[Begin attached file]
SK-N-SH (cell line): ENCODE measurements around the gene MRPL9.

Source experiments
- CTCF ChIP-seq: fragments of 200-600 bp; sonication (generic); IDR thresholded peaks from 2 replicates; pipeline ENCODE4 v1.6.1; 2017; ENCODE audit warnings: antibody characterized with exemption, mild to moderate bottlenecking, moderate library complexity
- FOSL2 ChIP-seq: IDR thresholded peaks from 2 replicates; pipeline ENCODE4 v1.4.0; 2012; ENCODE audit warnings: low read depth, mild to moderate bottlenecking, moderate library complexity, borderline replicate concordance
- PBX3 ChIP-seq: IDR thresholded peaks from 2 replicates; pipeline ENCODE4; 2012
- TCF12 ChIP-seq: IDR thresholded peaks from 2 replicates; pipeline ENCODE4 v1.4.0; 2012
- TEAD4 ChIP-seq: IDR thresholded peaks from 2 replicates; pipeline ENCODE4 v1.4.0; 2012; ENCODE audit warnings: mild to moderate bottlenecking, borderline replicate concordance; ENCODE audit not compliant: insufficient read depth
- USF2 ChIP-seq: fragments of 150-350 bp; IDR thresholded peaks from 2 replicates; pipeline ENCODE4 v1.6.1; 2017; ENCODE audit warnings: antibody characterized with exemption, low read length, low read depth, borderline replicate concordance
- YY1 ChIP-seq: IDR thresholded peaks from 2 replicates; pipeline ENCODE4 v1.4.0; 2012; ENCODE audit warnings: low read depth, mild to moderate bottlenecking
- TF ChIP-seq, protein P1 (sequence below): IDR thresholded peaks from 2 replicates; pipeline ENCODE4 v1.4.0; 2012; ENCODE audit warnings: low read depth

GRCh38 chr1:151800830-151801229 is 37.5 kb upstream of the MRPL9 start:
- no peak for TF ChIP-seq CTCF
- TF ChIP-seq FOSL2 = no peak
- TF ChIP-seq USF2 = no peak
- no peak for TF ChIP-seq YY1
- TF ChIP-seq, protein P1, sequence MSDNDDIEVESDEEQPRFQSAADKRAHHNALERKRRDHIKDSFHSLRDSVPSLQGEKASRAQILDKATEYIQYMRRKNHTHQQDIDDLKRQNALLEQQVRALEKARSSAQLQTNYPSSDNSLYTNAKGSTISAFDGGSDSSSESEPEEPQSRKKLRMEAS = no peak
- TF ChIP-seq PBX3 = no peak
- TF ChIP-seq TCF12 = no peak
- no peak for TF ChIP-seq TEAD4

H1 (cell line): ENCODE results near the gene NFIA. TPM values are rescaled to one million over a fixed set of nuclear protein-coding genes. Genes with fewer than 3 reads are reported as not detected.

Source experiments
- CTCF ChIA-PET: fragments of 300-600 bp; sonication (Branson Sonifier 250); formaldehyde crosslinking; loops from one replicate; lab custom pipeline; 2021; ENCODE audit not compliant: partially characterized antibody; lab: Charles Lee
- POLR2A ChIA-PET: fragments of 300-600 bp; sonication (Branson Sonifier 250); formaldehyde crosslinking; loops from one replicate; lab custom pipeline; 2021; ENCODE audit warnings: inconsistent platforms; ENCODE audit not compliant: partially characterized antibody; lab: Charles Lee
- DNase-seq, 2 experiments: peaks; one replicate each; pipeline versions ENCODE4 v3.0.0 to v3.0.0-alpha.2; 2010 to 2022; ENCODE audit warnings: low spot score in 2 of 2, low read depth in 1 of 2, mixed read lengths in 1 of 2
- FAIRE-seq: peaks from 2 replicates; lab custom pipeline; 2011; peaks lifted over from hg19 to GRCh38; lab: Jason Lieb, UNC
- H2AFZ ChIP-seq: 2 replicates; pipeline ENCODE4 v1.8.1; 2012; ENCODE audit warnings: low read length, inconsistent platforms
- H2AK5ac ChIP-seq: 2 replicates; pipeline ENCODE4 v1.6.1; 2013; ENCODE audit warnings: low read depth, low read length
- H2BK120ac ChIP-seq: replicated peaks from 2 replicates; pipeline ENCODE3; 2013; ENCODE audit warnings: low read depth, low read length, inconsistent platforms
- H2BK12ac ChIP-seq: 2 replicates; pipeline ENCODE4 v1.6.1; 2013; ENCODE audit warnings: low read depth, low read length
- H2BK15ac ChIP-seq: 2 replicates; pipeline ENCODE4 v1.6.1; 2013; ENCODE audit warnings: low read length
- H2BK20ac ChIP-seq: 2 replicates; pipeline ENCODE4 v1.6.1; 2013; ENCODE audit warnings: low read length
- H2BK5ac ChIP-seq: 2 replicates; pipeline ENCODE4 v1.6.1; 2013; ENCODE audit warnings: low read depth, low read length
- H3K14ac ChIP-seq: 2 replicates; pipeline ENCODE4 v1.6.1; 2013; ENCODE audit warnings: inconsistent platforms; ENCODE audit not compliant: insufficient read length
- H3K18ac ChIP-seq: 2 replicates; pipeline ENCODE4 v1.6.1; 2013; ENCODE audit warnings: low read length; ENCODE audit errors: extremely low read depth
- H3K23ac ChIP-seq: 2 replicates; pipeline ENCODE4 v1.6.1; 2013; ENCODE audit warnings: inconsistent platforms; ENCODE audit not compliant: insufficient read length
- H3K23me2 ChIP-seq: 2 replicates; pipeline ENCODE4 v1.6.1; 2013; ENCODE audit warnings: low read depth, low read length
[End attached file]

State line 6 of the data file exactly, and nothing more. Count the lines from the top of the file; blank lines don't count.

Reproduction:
- TCF12 ChIP-seq: IDR thresholded peaks from 2 replicates; pipeline ENCODE4 v1.4.0; 2012